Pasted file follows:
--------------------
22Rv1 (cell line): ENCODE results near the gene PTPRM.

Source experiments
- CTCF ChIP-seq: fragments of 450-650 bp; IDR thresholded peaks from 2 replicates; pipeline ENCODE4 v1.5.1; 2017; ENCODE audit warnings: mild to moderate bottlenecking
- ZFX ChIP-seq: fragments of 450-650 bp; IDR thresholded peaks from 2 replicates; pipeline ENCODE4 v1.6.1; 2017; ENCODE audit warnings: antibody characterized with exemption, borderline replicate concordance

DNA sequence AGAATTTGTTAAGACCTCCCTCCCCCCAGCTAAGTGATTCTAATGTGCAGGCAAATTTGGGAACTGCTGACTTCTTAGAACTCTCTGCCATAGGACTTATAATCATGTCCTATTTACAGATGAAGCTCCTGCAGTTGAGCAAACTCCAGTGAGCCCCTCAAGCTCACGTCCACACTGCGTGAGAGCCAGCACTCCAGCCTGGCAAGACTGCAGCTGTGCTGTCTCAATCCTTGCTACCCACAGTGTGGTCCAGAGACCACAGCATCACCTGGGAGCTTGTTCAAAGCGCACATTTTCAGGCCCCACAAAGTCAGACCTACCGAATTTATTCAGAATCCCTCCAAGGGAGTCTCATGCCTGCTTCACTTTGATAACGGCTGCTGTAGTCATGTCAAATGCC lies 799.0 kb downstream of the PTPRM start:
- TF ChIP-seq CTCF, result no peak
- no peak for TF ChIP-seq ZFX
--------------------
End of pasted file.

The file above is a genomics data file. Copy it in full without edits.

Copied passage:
22Rv1 (cell line): ENCODE results near the gene PTPRM.

Source experiments
- CTCF ChIP-seq: fragments of 450-650 bp; IDR thresholded peaks from 2 replicates; pipeline ENCODE4 v1.5.1; 2017; ENCODE audit warnings: mild to moderate bottlenecking
- ZFX ChIP-seq: fragments of 450-650 bp; IDR thresholded peaks from 2 replicates; pipeline ENCODE4 v1.6.1; 2017; ENCODE audit warnings: antibody characterized with exemption, borderline replicate concordance

DNA sequence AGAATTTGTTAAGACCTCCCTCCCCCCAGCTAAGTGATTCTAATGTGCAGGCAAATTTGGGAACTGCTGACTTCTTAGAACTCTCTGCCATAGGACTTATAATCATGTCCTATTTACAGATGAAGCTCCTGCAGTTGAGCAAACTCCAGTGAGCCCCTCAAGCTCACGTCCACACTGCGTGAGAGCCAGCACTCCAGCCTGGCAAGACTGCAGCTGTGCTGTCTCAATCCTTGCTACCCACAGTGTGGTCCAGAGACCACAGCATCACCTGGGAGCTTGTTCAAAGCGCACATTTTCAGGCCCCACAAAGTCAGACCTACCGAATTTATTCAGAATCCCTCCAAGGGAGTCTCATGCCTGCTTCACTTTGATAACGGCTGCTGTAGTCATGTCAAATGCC lies 799.0 kb downstream of the PTPRM start:
- TF ChIP-seq CTCF, result no peak
- no peak for TF ChIP-seq ZFX